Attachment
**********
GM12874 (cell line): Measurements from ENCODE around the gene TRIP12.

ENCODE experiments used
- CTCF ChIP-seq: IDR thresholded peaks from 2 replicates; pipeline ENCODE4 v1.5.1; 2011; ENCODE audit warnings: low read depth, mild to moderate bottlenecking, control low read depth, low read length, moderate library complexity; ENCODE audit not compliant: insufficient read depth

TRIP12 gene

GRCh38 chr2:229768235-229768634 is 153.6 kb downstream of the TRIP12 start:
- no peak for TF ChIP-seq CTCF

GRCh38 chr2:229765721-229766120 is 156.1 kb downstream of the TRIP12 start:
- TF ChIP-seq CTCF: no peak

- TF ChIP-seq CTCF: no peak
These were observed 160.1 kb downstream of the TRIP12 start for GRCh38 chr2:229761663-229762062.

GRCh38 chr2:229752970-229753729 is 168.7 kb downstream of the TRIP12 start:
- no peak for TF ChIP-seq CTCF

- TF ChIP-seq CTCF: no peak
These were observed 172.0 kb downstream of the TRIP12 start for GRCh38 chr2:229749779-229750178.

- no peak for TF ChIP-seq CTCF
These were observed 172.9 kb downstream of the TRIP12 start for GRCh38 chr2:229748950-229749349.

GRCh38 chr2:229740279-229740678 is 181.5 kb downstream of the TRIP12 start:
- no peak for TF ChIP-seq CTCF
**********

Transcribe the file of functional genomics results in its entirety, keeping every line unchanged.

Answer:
GM12874 (cell line): Measurements from ENCODE around the gene TRIP12.

ENCODE experiments used
- CTCF ChIP-seq: IDR thresholded peaks from 2 replicates; pipeline ENCODE4 v1.5.1; 2011; ENCODE audit warnings: low read depth, mild to moderate bottlenecking, control low read depth, low read length, moderate library complexity; ENCODE audit not compliant: insufficient read depth

TRIP12 gene

GRCh38 chr2:229768235-229768634 is 153.6 kb downstream of the TRIP12 start:
- no peak for TF ChIP-seq CTCF

GRCh38 chr2:229765721-229766120 is 156.1 kb downstream of the TRIP12 start:
- TF ChIP-seq CTCF: no peak

- TF ChIP-seq CTCF: no peak
These were observed 160.1 kb downstream of the TRIP12 start for GRCh38 chr2:229761663-229762062.

GRCh38 chr2:229752970-229753729 is 168.7 kb downstream of the TRIP12 start:
- no peak for TF ChIP-seq CTCF

- TF ChIP-seq CTCF: no peak
These were observed 172.0 kb downstream of the TRIP12 start for GRCh38 chr2:229749779-229750178.

- no peak for TF ChIP-seq CTCF
These were observed 172.9 kb downstream of the TRIP12 start for GRCh38 chr2:229748950-229749349.

GRCh38 chr2:229740279-229740678 is 181.5 kb downstream of the TRIP12 start:
- no peak for TF ChIP-seq CTCF